I finally got around to making one of the Eva Dress patterns that I won as the random prize winner in the Red Dress contest at Pattern Review. The final motivation came from, what else, another contest; the Vintage Pattern Contest 2016 at Pattern Review.
The pattern is #573 originally from 1937 and it is actually for a dress. I didn't have enough fabric for the whole dress (fooled again by a 45" width!), so I had to settle for a blouse this time.
This is the first time that I use a pattern from Eva Dress and I was very pleased with the quality of the pattern paper. It is heavy bond paper, none of that tissue paper so prone to ripping! You do need to cut out the pieces from a giant whole sheet of paper, but that is no different than for other pattern companies. The only thing that I found a bit difficult were the notch markings. For some reason each notched is marked not with one, but two parallel lines. Since there are multiple sizes printed together, the notches come often on top of each other. So to have twice as many lines as usual is really too much. Perhaps that is how they were in the original 1937 pattern? Anyway, that is the only thing I can find to complain about so I'm being a bit picky. For the rest the pattern pieces are very carefully and clearly marked.
Along with the pattern pieces you receive a leaflet that contains very clear copies of the original instructions. These include everything you need: the croquis of all the pattern pieces, the pattern layouts for the various sizes and fabric widths and then the step-by-step instructions clearly illustrated.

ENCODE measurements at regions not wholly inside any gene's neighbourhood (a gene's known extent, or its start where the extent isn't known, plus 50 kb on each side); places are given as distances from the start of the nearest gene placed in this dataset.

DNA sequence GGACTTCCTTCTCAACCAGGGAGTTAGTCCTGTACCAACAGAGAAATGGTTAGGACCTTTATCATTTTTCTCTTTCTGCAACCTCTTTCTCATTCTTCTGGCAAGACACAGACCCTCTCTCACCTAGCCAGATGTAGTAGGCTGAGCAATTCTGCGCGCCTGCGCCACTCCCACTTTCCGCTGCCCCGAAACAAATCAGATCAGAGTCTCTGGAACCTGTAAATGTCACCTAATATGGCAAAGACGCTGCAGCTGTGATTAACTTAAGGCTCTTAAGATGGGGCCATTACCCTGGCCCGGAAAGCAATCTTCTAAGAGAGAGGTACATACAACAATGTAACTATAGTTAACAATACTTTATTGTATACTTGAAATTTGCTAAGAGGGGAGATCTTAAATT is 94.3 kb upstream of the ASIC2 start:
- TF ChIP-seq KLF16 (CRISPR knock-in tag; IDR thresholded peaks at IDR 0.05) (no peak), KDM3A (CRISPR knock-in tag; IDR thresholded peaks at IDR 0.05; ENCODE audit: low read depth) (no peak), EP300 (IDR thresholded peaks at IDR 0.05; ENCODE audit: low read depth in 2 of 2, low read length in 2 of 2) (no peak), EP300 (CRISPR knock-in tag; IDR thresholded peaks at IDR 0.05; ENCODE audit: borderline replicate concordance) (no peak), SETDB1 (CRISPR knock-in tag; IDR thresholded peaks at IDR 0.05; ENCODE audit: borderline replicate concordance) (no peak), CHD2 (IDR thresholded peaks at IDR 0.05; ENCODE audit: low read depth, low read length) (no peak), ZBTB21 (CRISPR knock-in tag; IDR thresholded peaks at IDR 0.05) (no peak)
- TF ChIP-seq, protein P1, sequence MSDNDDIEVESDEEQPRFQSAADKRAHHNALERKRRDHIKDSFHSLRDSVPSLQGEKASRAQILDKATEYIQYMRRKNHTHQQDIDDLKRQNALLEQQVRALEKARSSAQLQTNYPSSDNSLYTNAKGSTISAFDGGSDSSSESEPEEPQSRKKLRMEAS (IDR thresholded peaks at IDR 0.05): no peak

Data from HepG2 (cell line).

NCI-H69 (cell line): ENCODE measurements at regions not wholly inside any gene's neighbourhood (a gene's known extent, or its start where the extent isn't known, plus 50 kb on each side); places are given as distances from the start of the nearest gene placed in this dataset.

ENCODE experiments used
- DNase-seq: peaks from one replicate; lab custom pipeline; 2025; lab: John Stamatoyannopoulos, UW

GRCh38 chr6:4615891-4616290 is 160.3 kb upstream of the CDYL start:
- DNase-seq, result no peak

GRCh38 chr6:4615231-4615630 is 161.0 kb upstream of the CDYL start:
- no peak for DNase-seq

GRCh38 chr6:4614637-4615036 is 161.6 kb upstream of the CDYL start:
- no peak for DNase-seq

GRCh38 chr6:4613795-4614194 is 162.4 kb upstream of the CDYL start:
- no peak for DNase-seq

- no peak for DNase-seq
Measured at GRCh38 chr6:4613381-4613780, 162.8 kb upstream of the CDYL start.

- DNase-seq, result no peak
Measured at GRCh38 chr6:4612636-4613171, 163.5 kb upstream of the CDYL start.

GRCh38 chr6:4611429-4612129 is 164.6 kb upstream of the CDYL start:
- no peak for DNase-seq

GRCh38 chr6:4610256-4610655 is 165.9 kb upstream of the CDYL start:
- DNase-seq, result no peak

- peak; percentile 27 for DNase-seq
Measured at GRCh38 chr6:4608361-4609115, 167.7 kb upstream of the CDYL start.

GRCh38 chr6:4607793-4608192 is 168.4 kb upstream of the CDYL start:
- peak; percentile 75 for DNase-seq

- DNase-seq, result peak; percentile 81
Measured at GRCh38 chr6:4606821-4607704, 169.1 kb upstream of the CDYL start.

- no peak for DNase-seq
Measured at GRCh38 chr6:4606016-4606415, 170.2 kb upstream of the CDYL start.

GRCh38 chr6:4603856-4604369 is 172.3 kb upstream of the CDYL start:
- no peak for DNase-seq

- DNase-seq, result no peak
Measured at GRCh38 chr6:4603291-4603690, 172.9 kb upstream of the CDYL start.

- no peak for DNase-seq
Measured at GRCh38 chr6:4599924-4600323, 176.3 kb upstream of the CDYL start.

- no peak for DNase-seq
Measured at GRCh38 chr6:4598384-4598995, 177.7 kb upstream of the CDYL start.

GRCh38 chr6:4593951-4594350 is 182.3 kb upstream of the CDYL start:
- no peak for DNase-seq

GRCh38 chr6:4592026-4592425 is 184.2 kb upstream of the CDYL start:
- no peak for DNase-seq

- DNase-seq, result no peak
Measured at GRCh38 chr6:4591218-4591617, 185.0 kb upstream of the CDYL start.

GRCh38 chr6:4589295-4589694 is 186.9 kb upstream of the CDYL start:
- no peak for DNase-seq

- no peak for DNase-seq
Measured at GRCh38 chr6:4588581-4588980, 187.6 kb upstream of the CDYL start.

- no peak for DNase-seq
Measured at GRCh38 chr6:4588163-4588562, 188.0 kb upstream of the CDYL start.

So the pattern was a pleasure to work with, but the fabric on the other hand... I used a silk georgette because I fell in love with the colorful print (what else is new!). But I had forgotten how tricky it is to sew with silk georgette. Give me a lovely wool any day! If I was ever so lucky as to work in a couture atelier I think tailleur would be the side for me, definitely not flou. But I complain too much. Careful handling of the fabric and sloooow sewing saw me through.
I sewed french seams throughout, and turned all hems over twice. The instructions say to finish the sleeve hems with a bias strip, but I skipped that and just turned them over as well, to the outside to "fake" the bias binding look. Please don't look to closely at my stitching... tailleur is my thing I tell you, not flou.
The pattern shape is lovely. It "hugs" the waist and creates a blousing effect at the back also.
I made size 18 which corresponds to a 36" bust and should be my size. The fit at the waist is good but I think the shoulders are too big, because the shoulder seam falls over my shoulder by a centimeter or two. This is not uncommon for me, as a pear shaped my shoulders are the smallest bit. For the next version I think I will try going one or two sizes down at the shoulders.
The sleeve has three tiny darts that shape it very nicely, so it is worth letting the shoulder line fall where it should.
The front of course is where the main action happens. There are two pieces for the waist, two side "flange" pieces that form the shoulder and armhole and the two scarves that make up the draped front before wrapping around the neck and back to hang at front.
I have to say that IRL there are not as many gathers and not as much fabric as is shown on the pattern drawing. The only thing that I changed on the front was sewing the two scarf fronts together rather than use loops and buttons. Too much work for this flou-handicapped seamstress. Plus I get the feeling they would have been too heavy for the georgette.
Still, I'm quite happy with my new silk blouse.
One thing though, before I think about making the full dress I'm going to wear this blouse a couple of times to see how the tied scarf feels and behaves when worn. The georgette is scratchy enough that the scarf doesn't quickly become loose, but I suspect that a silky satin would be more slippery.
And of course, I submitted the blouse to the Vintage Pattern Contest 2016 at Pattern Review.